Sunday, April 10, 2016

TBG Book Review: Ringmasters: Great Boxing Trainers Talk About Their Art

The Boxing Glove Sunday Night Book Review

Review by Peter Silkov

“Ringmasters: Great Boxing Trainers Talk About Their Art”

By Dave Anderson

Boxing isn’t what it used to be in so many ways. There are the multiple world champions in every weight division and the lack of genuinely satisfying big fights.  With boxing now being faced with the situation of having more world champions than outstanding contenders, there is a severe talent shortage in every division.  Fighters who would have struggled to get into the top ten world rankings, 20 or 30 years ago, are now winning world titles.  In some cases, even multiple world titles.

One of the deeper problems has been the decline in the general skills of boxers over the past two decades. Though there are some highly skilled boxers active today, they are an ever-decreasing minority.

There are a number of reasons for this decline in the skills of today’s fighters, one is the general dilution of the sport, which has been caused by the multiple titles and the top fighters often avoiding fighting each other. Another reason is the increasing lack of outstanding, well-schooled trainers to guide and develop young fighters. In ’Ringmasters’ Dave Anderson talks to 12 veteran trainers, about their art, which is training their fighters in the art of boxing.  Whether a fighter is a natural slugger or fancy-Dan, boxing is a science, which they need to be schooled into.  ‘Ringmasters’ was first published in 1991, and the trainers interviewed are a lost link to boxing’s golden past, when the sport was brimming full of talented, colourful, fighters who were trained by wily trainers, who knew every trick and angle, in the ring and out.

The trainers interviewed here by Anderson are Kevin Rooney, Goody Petronelli, Angelo Dundee, George Benton, Jackie McCoy, Ray Arcel, Bill Slayton, Lou Duva, Emanuel Steward, Gil Clancy, Eddie Futch, and Richie Giachetti.

Each trainer talks about a certain aspect of their life and work as a boxing trainer, whether it be a recollection of the experiences that made them the trainer they became, or memories about the fighters who they have worked with and trained.  It becomes clear that, for most of these trainers, boxing is not simply a 9 to 5 job, it is a vocation, a calling almost, which dominates their lives from the time that they wake until the time they go to sleep.  They lived for boxing and their fighters.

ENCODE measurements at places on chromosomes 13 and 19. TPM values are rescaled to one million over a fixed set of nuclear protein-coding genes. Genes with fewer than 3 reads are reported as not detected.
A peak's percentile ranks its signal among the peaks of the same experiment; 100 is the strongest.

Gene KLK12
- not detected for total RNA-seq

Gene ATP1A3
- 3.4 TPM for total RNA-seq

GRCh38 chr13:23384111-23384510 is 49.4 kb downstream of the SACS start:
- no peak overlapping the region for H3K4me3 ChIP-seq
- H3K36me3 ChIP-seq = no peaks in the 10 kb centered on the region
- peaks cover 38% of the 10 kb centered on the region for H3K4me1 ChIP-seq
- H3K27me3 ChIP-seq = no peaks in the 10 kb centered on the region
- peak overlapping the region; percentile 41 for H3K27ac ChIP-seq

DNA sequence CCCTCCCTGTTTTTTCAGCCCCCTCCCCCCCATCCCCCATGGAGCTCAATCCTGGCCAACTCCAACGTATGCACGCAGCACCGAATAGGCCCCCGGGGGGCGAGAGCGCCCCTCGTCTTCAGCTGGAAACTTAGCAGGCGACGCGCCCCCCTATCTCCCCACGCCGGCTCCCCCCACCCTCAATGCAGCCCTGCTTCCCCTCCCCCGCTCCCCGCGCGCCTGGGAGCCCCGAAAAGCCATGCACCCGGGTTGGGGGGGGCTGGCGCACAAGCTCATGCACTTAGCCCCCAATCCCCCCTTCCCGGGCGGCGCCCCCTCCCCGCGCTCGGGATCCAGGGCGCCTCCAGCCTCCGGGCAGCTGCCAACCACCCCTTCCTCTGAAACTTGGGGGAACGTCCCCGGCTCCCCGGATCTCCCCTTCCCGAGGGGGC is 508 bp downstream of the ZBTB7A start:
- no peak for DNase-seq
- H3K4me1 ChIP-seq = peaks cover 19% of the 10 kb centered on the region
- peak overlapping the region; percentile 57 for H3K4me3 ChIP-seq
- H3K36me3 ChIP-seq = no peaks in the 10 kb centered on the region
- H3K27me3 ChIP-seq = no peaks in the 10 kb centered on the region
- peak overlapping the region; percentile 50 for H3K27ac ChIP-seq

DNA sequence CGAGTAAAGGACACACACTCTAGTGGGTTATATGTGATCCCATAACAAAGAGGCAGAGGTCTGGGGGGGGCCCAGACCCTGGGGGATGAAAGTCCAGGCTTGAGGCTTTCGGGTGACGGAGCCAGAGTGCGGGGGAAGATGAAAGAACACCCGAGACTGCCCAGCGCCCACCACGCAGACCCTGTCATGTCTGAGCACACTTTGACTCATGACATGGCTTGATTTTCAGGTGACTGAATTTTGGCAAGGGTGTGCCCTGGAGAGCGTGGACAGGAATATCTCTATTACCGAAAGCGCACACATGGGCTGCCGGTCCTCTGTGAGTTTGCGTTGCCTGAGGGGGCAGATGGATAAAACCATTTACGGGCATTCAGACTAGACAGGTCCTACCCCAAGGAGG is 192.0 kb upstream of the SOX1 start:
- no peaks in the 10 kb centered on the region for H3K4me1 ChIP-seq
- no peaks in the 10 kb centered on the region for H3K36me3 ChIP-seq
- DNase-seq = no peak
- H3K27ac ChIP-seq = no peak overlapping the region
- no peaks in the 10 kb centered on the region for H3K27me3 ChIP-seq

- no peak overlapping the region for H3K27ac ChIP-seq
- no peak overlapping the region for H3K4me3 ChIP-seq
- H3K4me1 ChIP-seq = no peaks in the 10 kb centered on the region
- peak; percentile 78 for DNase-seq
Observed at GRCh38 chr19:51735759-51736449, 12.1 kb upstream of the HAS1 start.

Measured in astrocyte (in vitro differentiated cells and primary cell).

It’s a sobering thought that all the trainers interviewed in this book, with the exception of Kevin Rooney, have now passed away. Although there are some good trainers around today, they are a disappearing race, a dying breed.

Some of the highlights in the book are Kevin Rooney talking about his time with Cus D’Amato, and training Mike Tyson. He also seems to predict Tyson’s cataclysmic spiral into self-destruction.

Angelo Dundee takes us behind the scenes with Muhammad Ali, looking at Ali’s fights with Frazier and Foreman, and his complex relationship with Ali.

One of the oldest and most experienced trainers is Ray Arcel, who takes us back to the 1920s, 30s and 40s, and the days of Benny Leonard, Jack Kid Berg, and Joe Louis.  Arcel talks about how money has changed boxing for the worst, and how trainers and fighters no longer have the bond that they had in the days of Joe Louis.

George Benton recalls his time with Leon Spinks, and how he trained Spinks for his win over Muhammad Ali, and then saw Spinks overwhelmed by the championship after beating Ali. 

Emanuel Steward talks about his greatest fighter, Thomas Hearns, and goes into the background of Hearn’s fights with Sugar Ray Leonard and Marvin Hagler. 

Gil Clancy tells us about his time training George Foreman, and Emile Griffith, and recalls how Griffith dealt with the death of Benny Paret after their third fight.

Eddie Futch reminisces about training with Joe Louis and training, both Joe Frazier and Ken Norton, for their fights with Muhammad Ali.

This book is full of fascinating insights into the relationship between the boxer and his trainer, and how training and preparing a fighter for a fight, is as much an art as what happens once the two boxers get into the ring.  It is an art, which has been steadily eroded over the years, as boxing has become ever more a business, and many of the old ways of the trainers of the past have been lost or discarded in the money to make quick money.

‘Ringmasters’ is a look back at a time when boxing really could be considered an art, and trainers helped their fighters create their masterpieces in the ring.

*Available at Amazon:

Copyright © 2016 The Boxing Glove, Inc. Peter Silkov Art. All Rights Reserved. Peter Silkov contributes to

1 comment:

  1. Lou Duva is 94 years old and lives in Wayne, New Jersey.

    You might want to check the facts next time you make a statement about people being dead.